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Beyond the mourning of ‘OAU 5’ and the ‘Fed. Poly. Ilaro’ tale

Tuesday with [email protected]

Dear folks,

So it is now 21 years that some cult members murdered George Iwilade (AFRIKA) and others in cold blood. It is rudely interesting that people who allegedly masterminded the killing are still walking freely on the same land that recieved his remains amid tears even one of these alleged killers reportedly lobbied for appointment in the same sector that supervised the killing.

Despite the wailings, lamentations and cries for justice, I honestly doubt if there was a time after the gory incident that the Nigeria Police Force acted responsibly to reopen the case, doubled their efforts to bring perpetrators of this tragic act to face the hammer of the law. Sadly, the kingdom of evil is prevailing.

Every year students come together to celebrate these fallen heroes by organising lectures to remember not only the ‘horror’ incident but also celebrate the legacy and sacrifice of these heroes. Both comrades and ‘comraids’ even possibly people who took part in the killings would narrate how these heroes were killed, shared gory photos of the incident and admonished fellow students to desist from cultism or any action that may possibly promote violence on campuses.

Yet we still have records of violence or cult attacks on some campuses. As worse as it may be, even schools whose zero tolerance for cultism were on the high scale are now battlegrounds for rival cult attack. They now participate in union activities; disrupting and winning union elections, abducting and threatening aspirants to drop their ambitions. Some ‘come and raids’ allegedly use them as mercenaries during conventions because we now have people who are interested in power, fame than authority and service even at the students’ corner. Leaders of students communities in Nigeria now run similar pattern of leadership and service with public officials even worse.

When I came across the story of students union president of Federal Polytechnic Ilaro who was caught redhanded with regalia of one of our confraternities, I was not disturbed by the ‘new low’. I was only disturbed by the narratives; the story he shared to the public, the management side of the story and the early ‘dubious’ positions of students bodies across the nation.

Some years ago, I visited a tertiary institution (name withheld) in Nigeria. Together with union officials of this school, we were discussing the roles of students union government and the SUG president of the school confided in me that he recieved some letters from some frat. leaders, seeking to meet with the leadership of the union. He told me that he ignored those letters, took a long walk and always avoided being alone till the end of his tenure. This was possible for him then because the school was not dominated by frats compared to some old schools were both the union and frats rule the affairs of the students community.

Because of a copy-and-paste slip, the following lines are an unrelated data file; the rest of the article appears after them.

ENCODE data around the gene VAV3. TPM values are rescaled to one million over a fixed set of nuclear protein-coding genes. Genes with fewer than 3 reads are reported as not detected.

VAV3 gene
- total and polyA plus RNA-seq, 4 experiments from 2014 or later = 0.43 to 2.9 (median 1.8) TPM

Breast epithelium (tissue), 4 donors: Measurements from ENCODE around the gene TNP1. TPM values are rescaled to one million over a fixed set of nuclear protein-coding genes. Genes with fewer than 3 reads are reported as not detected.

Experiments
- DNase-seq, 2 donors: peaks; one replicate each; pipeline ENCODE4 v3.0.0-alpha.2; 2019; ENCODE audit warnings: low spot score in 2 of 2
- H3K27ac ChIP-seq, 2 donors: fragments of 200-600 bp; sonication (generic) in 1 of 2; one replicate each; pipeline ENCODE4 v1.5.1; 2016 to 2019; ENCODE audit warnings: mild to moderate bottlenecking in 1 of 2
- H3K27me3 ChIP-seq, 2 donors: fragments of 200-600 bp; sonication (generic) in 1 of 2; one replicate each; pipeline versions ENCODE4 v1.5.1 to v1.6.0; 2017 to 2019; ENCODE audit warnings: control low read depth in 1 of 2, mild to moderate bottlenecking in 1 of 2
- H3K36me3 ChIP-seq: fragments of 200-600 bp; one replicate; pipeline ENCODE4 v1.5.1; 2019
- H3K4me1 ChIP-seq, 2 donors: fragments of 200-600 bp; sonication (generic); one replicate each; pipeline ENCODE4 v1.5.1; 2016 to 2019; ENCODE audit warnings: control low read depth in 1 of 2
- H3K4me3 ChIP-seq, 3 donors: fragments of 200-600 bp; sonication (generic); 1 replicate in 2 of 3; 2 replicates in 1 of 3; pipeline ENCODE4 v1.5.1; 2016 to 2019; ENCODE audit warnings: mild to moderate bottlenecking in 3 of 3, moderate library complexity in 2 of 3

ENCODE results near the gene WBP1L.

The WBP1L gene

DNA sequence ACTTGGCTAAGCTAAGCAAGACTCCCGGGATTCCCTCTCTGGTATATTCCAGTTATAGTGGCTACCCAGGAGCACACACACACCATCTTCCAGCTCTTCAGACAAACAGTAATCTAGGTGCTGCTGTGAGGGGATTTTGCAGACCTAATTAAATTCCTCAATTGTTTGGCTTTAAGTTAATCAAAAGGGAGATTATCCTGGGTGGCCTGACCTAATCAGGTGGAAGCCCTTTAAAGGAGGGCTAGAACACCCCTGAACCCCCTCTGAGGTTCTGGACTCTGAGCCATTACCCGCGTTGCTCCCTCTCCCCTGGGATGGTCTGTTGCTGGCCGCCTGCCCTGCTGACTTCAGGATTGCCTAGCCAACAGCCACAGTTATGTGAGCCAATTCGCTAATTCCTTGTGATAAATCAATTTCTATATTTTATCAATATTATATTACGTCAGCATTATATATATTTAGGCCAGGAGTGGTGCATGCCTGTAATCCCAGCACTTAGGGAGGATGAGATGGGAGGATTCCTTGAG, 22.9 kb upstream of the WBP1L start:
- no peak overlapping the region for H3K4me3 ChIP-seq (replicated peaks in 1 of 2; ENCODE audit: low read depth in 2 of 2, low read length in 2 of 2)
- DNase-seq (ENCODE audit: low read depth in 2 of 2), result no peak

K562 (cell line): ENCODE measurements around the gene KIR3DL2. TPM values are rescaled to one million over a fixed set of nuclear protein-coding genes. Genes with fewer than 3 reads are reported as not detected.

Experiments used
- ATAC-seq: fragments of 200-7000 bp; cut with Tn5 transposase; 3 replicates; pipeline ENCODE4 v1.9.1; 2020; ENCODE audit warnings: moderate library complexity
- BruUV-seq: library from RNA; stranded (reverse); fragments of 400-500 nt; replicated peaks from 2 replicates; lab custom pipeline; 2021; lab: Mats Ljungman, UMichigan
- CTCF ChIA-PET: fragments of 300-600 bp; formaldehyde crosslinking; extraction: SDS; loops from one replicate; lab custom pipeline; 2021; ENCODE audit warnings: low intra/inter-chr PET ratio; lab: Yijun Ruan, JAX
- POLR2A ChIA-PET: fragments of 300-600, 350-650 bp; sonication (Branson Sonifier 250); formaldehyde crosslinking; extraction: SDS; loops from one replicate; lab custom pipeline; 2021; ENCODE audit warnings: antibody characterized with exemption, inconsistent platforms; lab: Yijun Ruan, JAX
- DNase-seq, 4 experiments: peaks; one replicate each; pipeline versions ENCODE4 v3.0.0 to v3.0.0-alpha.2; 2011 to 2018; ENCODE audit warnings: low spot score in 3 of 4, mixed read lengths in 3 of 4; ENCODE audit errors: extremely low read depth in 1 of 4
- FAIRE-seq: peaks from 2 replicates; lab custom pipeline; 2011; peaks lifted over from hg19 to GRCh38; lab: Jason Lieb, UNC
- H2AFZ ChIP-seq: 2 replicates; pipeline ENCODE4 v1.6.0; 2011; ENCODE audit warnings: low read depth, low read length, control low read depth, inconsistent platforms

I am not holding brief for the alleged SUG President of ILARO Polytechnic nor writing in his defense but I simply want us to see possibilities of him not being a true frat. member. It is very possible that Olatunji, the SUG President of ILARO Poly who was caught with regalia is not a cult member.

He probably suffered same fate with the SUG President who confided in me but could not resist the pressures mounted on him and visited the fraternity same time police raided the scene of the meeting or someone alerted the management or police about his presence which led to his arrest.

There are some people who posited that it is possible that they had a working relationship during election and later became an associate or in his quest for power to rule comfortably, decided to relate with one at the expense of others. It is also possible that he was setup by the management, lecturers or senior students of the school, forcing him out of his comfort zones. Maybe he was abducted, given a sleeping pill and dressed with the frat. regalia and later exposed. We are always a step behind people we relate and dine with yet plan evil against us.

The remembrance of George Iwilade (AFRIKA) and others who were slained by cultists should not only be about lectures and social media paparazzi but the legacy and sacrifice should reflect in the lifestyle of our comrades and in campuses. We all must wage war against cultism and reinforce to strengthen institutions that would wage war against people who make life difficult for brothers; it should not be brothers against brothers.

It is very easy to see a patriotic Nigerian politician than to see any NANS or NAPS official who has no relation with these cult members especially aspirants who become associate members of these cult groups to seek support in convention. In as much as we see these people indulging in such act yet join the campaign, seeking for justice for OAU 5, I think the joke is on us all.

I am not a fan of superstitions but I read it somewhere that spirits of people who died unjustly do not rest, they move around helplessly till their killers are brought to books. If this happens to be true, then we have more than citizens circumnavigating the nation but also angry spirits moving around helplessly in their quest for justice. May the souls of our departed heroes continue to make life miserable for people who masterminded, supervised and sponsored their killings.

In all, we need to introduce responsibilities to fraternities if they can not be outrightly vacated.

Lawal Sodiq Adewale (Apagunpote Olayimika Chocomilo)

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